All brands will bring their resources and brand identities to the table in order to combine them, meaning all parties have input, and therefore reap the benefits!
But yes, can you see why some people get confused now that we’ve defined both separately?
Take Doritos x TacoBell as an example:
Both brands came together to create a single cross over menu item “Doritos Locos Taco”, which consisted of a taco shell made using the Doritos chip recipe, filled with Taco Bell fillings.
But, the idea behind this co-brand was to combine the best of both brands to create a single product that successfully sold 1 billion units in 2012 alone.
Therefore, the synchronisation between the two brands who are looking to co-brand a product is essential as it must make sense. For example, Starbucks collaborating with a Guitar brand to create a new item might not exactly be a success, as there needs to be some sort of reasoning/ purpose behind it.
The Best in Co-Branding Examples
As promised, it’s now time to look at some examples of successful co-branding – examples to inspire you and show that anything is possible should you choose to run your own campaigns.
Credit to Yeezy Gap
Yeezy and Gap
Love him or hate him, there’s no denying that Kanye West and his clothing brand Yeezy, are highly successful. And it’s through this success that brands such as Adidas and Gap have collaborated with the Yeezy brand to create an exclusive line of high-end shoes and everyday clothing.
In the case of Gap, Yeezy being an extension of Ye’s personality led to the two forming a sub-brand. You can see this subbrand close-up on Instagram via yeezyxgap, which is the associated account for this collaboration.
Other than this account, Gap tends to handle the majority of the marketing, with Kanye chiming in every once in a while, not through traditional marketing, but through his own erratic way of selling things.
A Quick Update: As I’m writing this post Ye has since come out and ended the Yeezy relationship with both Gap and Adidas.
I’d still consider the co-brand between the two a success despite this news when you look at the buzz surrounding the collaboration, coupled with the fact that Gap grossed over $1 billion in incremental sales during the first year selling its Yeezy wares.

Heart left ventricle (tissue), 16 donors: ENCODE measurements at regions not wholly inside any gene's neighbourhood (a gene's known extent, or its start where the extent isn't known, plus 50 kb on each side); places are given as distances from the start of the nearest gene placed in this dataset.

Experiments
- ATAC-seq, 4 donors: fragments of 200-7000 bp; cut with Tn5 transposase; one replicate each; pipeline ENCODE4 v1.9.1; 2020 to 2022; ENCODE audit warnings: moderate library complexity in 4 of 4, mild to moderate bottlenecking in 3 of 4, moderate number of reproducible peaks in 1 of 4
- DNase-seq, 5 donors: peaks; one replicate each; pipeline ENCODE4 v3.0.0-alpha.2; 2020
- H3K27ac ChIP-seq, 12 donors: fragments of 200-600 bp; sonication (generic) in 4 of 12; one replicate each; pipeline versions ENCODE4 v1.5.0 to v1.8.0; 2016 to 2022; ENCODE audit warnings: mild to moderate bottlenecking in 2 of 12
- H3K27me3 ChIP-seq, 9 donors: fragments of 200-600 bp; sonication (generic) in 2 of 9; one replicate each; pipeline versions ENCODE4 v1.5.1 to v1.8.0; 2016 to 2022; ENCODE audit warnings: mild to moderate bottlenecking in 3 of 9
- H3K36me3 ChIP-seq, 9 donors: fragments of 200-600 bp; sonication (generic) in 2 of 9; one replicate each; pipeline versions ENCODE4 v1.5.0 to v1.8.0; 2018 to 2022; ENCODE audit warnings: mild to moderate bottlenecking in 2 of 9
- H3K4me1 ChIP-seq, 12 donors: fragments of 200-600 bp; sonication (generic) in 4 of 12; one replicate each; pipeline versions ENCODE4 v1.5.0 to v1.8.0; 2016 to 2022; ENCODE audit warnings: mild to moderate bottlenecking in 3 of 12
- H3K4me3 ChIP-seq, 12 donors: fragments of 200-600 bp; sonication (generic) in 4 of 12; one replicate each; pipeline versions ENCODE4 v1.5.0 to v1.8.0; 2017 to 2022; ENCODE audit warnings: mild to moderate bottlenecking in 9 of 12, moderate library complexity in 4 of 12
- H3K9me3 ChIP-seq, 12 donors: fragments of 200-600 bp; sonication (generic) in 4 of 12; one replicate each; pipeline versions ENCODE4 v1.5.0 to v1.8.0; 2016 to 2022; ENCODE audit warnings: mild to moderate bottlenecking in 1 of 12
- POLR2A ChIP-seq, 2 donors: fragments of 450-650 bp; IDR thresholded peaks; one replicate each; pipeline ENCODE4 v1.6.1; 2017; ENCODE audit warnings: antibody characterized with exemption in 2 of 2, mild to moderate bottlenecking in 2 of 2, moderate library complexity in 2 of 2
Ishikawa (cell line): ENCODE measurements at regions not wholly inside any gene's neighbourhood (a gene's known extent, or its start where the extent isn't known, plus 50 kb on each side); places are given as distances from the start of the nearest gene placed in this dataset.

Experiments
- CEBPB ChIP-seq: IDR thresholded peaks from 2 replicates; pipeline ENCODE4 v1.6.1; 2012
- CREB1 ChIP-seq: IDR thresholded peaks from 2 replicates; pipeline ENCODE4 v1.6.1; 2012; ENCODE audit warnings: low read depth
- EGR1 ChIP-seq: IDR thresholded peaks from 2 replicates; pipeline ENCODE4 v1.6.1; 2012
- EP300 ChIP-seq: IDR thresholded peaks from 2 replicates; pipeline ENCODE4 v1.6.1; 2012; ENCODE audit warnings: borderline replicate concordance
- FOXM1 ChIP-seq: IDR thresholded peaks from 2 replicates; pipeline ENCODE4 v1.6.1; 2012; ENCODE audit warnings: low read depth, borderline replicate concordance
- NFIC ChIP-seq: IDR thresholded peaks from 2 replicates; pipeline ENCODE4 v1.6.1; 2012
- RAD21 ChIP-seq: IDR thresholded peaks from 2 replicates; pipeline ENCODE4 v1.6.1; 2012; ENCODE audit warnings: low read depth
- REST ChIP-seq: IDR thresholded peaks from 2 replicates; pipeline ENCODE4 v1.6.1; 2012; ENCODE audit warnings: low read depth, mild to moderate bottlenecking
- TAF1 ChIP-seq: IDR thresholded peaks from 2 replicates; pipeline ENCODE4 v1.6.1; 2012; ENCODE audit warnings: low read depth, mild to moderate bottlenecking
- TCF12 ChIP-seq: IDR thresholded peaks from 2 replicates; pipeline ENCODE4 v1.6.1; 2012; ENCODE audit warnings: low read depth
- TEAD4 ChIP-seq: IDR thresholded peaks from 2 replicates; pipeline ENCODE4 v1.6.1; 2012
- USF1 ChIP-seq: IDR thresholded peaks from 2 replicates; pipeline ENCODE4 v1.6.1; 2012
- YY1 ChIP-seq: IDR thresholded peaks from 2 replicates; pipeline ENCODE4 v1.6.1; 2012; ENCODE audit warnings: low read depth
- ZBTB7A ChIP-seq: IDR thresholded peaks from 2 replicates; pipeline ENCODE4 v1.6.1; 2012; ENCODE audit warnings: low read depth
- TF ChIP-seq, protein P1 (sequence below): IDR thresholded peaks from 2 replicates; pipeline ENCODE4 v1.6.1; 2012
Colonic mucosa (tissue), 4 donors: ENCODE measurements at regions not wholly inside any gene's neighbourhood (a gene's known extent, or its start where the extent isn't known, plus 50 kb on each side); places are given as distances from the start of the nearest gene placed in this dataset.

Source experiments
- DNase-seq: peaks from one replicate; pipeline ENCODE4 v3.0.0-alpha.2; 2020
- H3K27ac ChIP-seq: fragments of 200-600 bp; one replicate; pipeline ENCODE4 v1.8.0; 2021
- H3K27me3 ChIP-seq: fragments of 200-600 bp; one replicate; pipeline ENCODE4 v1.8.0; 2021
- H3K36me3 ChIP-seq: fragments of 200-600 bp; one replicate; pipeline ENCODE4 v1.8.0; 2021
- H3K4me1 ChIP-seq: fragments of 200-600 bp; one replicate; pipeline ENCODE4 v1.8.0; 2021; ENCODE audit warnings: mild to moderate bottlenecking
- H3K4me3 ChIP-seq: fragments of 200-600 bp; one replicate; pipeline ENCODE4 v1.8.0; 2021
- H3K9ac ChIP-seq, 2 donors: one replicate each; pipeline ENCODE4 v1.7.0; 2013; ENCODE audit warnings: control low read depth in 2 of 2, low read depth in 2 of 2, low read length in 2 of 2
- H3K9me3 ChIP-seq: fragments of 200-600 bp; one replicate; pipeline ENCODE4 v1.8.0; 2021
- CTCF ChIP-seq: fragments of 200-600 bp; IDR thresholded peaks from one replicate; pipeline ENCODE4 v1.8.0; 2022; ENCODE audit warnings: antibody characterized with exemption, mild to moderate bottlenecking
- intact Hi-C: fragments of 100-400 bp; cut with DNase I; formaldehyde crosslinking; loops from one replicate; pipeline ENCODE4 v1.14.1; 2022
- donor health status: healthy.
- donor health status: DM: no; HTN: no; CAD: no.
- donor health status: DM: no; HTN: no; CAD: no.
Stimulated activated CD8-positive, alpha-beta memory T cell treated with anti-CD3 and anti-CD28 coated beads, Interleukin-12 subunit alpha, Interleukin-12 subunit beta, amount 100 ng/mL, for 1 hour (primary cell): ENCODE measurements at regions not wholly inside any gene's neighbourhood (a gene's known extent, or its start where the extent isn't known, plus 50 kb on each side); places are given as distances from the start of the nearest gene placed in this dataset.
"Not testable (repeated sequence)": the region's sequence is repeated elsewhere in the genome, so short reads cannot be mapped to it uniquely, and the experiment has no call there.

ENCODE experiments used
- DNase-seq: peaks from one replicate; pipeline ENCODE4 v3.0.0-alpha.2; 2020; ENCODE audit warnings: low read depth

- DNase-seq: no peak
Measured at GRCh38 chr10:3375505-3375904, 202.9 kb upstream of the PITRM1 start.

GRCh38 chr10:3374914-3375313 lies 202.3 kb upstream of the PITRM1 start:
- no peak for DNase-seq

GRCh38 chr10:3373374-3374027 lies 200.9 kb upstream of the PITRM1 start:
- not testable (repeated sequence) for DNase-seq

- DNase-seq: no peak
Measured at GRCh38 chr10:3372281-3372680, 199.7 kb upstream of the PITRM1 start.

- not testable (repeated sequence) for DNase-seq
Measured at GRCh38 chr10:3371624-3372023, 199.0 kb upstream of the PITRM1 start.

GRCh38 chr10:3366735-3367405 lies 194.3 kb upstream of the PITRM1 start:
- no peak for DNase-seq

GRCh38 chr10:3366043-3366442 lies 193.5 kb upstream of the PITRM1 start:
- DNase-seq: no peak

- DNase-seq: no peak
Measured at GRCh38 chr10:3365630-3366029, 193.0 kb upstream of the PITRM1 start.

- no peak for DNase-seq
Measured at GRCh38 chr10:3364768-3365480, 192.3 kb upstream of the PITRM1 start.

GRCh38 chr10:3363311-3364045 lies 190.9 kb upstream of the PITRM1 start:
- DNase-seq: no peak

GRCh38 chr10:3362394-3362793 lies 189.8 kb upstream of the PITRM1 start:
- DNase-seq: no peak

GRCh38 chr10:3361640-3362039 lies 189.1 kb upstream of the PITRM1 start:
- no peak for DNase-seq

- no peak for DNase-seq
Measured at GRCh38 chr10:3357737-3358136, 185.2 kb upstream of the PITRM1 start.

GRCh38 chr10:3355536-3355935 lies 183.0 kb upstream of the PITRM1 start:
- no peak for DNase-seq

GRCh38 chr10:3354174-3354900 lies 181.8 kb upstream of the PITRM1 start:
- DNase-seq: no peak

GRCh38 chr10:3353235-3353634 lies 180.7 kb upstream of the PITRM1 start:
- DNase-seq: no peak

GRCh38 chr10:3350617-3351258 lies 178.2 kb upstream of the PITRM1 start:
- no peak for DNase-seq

Credit to Smeg
Smeg and Disney
Smeg, the handy appliance brand, is no stranger to co-branded campaigns – the most successful of which involves one of the largest brands there is period. I’m, of course, referring to Disney.
The two came together to release a limited edition fridge to celebrate Mickey Mouse’s 90th birthday. On the front of the fridge, you’ll find the popular mouse in black and white reaching for the handle as if he’s about to steal whatever’s inside.
First off, can you believe that Mickey Mouse is 90 years old? He looks pretty good for his old age, doesn’t he?
Second, what made this campaign feel like a right fit was the common values shared between the two brands. Both stand for optimism and love, not to mention, appreciation for family.
Personally, I wouldn’t buy this fridge as I think it’s a bit on the tacky side, but that didn’t stop others from going crazy for it.
Believe it or not, the fridge actually sold out rather quickly across many retailers when it dropped back in 2019, despite its high price tag.
Did you manage to get your hands on one?
Credit to AutoEvolution
Ford and Harley Davidson
The automotive industry is full of successful co-branding examples too.
Ford and Harley Davidson, for example, found a lot of success for years by selling a range of co-branded trucks; trucks that, literally, look like Harley’s on four wheels in some instances – like with the F-150.
Seeing the iconic Harley Davidson logo on the back of the co-branded F-150 is slightly bizarre for anyone not aware of this collaboration; those who might only associate the Harley name with two-wheeled vehicles.
And yet, this collaboration works on so many levels!
Like some of the other co-branding examples mentioned above and below, Ford and Harley Davidson found success thanks to the similarities between both audiences. Both are American brands that pride themselves on offering a lot of utility, outside of being hella powerful and reliable.
Those originally questioning this collaboration quickly turned around once they began to see these connecting threads, which would lead to strong sales of this vehicle across many years.
The limited edition vehicles have since become quite the collector’s item on second-hand sites, with the value increasing year-on-year.
Credit to Flipboard
Airbnb and Flipboard
Airbnb is the largest room-sharing application in the world, allowing people to easily find decent lodging options hosted by people in an area of their choice.
In 2018, the brand collaborated with news aggregator, Flipboard, to curate lifestyle content for its users and promote its own offering indirectly.